In a study of 33 patients who underwent pancreaticoduodenectomy and left pancreatic resection with the preliminary diagnosis of pancreatic carcinoma, by Ráty et al,7 histopathologically IgG4 staining consistent with type 1 AIP was found in the specimens of 10 patients. Our patient has also applied a very aggressive surgical treatment due to the pre-diagnose of pancreas adenocarcinoma. The outcome of this study demonstrates that by focusing on the preoperative diagnosis of AIP, possibly unnecessary surgery can be prevented.
In a study by van Heerde et al,8 CA19-9 and IgG4 levels were measured in 33 patients with AIP. Fifty-three pancreatic carcinoma, 145 other pancreaticobiliary diseases and lower levels of CA19-9 were found in patients with AIP compared to pancreatic adenocarcinoma. According to this study, when the two tests are combined, assuming an upper limit of 74 U/mL for the CA19-9 test and a lower limit of 1.0 g/L for the IgG4 test, distinguishes patients with AIP from pancreatic cancer patients with 94% sensitivity and 100% specificity. In the presented case, the IgG4 level was 1.97 g/L and the CA19-9 test was 14.2 U/mL.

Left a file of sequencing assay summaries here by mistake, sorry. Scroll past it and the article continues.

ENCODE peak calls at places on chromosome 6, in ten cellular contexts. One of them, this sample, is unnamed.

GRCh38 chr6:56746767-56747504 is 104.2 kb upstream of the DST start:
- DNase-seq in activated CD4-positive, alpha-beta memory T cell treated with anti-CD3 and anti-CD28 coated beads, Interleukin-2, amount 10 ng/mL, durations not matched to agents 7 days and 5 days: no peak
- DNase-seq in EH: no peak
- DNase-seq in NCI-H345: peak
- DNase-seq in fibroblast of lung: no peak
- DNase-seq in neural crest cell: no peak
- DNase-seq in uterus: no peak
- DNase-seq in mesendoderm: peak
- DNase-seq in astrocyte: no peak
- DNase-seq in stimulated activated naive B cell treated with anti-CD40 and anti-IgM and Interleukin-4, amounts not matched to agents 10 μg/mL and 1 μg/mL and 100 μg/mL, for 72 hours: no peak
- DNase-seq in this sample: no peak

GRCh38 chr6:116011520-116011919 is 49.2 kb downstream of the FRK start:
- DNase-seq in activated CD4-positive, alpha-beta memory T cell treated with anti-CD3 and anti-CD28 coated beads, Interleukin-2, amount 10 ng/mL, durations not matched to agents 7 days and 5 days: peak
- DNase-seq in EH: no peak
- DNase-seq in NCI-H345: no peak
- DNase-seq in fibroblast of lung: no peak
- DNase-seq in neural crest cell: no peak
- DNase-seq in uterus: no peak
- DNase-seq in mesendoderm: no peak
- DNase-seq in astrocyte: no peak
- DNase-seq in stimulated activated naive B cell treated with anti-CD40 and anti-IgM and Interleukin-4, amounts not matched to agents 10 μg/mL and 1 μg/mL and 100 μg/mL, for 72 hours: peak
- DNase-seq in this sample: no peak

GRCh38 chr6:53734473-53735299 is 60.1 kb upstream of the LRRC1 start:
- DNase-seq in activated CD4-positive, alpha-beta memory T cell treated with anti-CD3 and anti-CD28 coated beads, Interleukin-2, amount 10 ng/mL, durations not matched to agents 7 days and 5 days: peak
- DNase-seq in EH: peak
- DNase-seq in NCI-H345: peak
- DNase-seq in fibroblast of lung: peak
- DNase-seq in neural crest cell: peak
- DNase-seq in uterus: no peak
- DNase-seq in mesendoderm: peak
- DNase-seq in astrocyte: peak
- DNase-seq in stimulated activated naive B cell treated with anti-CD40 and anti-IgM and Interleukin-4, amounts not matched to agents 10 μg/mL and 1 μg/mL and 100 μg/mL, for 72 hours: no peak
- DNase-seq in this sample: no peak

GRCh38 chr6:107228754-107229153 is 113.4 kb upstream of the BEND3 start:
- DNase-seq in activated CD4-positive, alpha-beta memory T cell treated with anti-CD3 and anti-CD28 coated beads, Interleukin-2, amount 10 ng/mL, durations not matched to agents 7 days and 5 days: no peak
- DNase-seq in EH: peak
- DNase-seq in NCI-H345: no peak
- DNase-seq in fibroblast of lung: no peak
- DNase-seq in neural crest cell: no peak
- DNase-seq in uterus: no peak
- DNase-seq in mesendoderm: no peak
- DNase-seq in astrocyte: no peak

To exclude pancreatic cancer, histopathological diagnosis can be made with endoscopic ultrasound-guided fine needle aspiration (EUS-FNA) or EUS fine needle biopsy (EUS-FNB).9 In the presented case, EUS-FNA was unfortunately not performed to diagnose pancreatic mass lesions.
Wu et al10 suggested some clinical strategies to distinguish between IgG4-related AIP and malignant tumors to avoid unnecessary surgical resection. According to this algorithm for patients considered malignancy, a review of the imaging data is essential if γ-globulin level rises. If the typical imaging features of AIP are shown, a serum IgG4 test should be performed. Patients with increased serum IgG4 levels can be confirmed as AIP and given steroid therapy instead of surgery. To avoid surgery, patients with an insignificant risk of malignancy could receive diagnostic steroid treatment. None of the recommendations in this algorithm was applied to the patient presented here.